March 15 marked the 20th anniversary of the beginning of the country’s redemocratization, after 21 years of military rule. Tancredo Neves’s election by the since extinct Electoral College to the Presidency of the Republic, the President-elect’s fatal illness, and the inauguration of his Vice-President, José Sarney, on March 15, 1985, signalize the start of the process of redemocratization in Brazil and the period known as the New Republic.
Between then and now many things have happened to change the history of Brazil. Tancredo Neves’s illness and death moved the nation, but it was Sarney who commanded the redemocratization.
The Federal Senate held a solemn session to commemorate the 20th anniversary of the day when the military effectuated a peaceful transfer of power to civilian authorities.
Politicians who experienced that moment were present at the session, most prominent among them, Senator José Sarney, who assumed the Presidency of the Republic on March 15, 1985.
The history of Brazil has gone through various chapters over these 20 years. Right at the outset of his Administration, the President at the time, José Sarney, convened a National Constituent Assembly, elected in 1986 and empowered the following year.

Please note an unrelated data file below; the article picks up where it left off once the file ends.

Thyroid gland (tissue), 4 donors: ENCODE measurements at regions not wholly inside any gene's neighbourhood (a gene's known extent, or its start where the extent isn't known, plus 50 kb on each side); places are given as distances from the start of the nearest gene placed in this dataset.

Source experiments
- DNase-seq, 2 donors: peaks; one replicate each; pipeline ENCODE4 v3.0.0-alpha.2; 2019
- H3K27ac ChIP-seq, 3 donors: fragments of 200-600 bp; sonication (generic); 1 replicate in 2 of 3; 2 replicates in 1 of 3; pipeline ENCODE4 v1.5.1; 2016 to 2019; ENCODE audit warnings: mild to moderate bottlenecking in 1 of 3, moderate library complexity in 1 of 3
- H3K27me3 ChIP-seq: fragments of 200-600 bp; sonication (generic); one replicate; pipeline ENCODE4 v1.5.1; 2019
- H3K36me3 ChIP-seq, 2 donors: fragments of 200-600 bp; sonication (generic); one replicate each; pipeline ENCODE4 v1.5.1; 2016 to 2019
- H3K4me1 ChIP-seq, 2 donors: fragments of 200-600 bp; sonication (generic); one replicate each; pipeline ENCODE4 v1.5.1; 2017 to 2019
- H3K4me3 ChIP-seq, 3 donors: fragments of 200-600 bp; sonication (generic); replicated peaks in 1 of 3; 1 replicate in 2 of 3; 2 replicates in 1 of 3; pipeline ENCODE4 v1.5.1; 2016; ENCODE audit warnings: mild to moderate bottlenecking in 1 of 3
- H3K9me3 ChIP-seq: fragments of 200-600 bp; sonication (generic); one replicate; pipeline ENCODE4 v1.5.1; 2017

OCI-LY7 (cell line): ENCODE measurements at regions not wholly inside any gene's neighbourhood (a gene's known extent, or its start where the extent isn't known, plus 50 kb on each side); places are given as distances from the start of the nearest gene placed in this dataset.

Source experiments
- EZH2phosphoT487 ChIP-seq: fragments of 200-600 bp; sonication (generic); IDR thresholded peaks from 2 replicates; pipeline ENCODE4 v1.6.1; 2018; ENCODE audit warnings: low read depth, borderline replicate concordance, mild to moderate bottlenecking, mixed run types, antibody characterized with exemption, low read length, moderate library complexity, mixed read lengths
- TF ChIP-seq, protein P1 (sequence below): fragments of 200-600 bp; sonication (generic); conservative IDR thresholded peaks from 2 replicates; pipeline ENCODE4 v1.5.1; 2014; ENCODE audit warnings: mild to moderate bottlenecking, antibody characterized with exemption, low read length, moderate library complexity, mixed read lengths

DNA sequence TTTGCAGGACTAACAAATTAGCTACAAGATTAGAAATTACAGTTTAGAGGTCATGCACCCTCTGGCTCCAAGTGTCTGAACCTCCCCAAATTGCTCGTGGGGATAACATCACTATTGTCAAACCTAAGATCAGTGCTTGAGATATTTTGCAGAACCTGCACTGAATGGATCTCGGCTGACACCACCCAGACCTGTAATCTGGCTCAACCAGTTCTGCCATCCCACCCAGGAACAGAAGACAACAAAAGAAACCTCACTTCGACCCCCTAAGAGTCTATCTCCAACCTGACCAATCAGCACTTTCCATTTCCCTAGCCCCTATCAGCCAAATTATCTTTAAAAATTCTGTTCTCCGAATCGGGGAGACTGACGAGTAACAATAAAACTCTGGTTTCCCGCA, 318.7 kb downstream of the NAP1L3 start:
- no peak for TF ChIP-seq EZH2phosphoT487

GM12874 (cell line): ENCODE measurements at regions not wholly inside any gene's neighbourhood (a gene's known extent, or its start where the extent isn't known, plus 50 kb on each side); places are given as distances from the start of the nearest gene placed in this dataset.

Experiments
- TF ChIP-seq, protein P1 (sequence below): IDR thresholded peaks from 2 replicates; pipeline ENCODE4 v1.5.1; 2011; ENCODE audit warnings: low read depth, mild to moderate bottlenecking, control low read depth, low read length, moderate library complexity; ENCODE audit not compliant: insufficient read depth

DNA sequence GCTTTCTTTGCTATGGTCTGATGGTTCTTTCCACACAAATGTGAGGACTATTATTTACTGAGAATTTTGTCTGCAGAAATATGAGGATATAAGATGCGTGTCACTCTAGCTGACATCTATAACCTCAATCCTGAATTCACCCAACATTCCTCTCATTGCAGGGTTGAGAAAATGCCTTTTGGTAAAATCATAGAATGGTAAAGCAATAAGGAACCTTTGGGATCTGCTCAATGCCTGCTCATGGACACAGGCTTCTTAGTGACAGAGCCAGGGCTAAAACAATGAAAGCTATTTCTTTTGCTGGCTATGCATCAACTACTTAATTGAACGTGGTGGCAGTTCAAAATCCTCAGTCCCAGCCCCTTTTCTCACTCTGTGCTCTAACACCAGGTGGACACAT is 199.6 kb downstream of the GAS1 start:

The members of the Assembly took two years to draft the new Constitution, which sought to eliminate much of what was termed “authoritarian rubble.”
In 1989, over 82 million voters cast their ballots and, in the second round of voting, elected Fernando Collor de Mello, who defeated Luiz Inácio Lula da Silva, currently President of the country.
On December 29, 1992, President Collor, under accusations of corruption, was impeached. The Presidency was assumed on the same day by Vice-President Itamar Franco.
Despite the outburst of accusations against Collor’s Administration, Franco was able to put together a union of forces in the National Congress and didn’t permit the interruption of the redemocratization process.
He was able to halt runaway inflation, which was corroding the salaries and purchasing power of the Brazilian population. As a result he elected his successor, Fernando Henrique Cardoso, who was later re-elected and remained in office for eight years.
In 2002 the people were tired of Cardoso’s policies and elected Luiz Inácio Lula da Silva to the Presidency. Lula had been struggling since 1989 to gain the chief office.
On January 1, 2003, he assumed this office as the fifth President of Brazil in these 20 years of redemocratization.
Translation: David Silberstein
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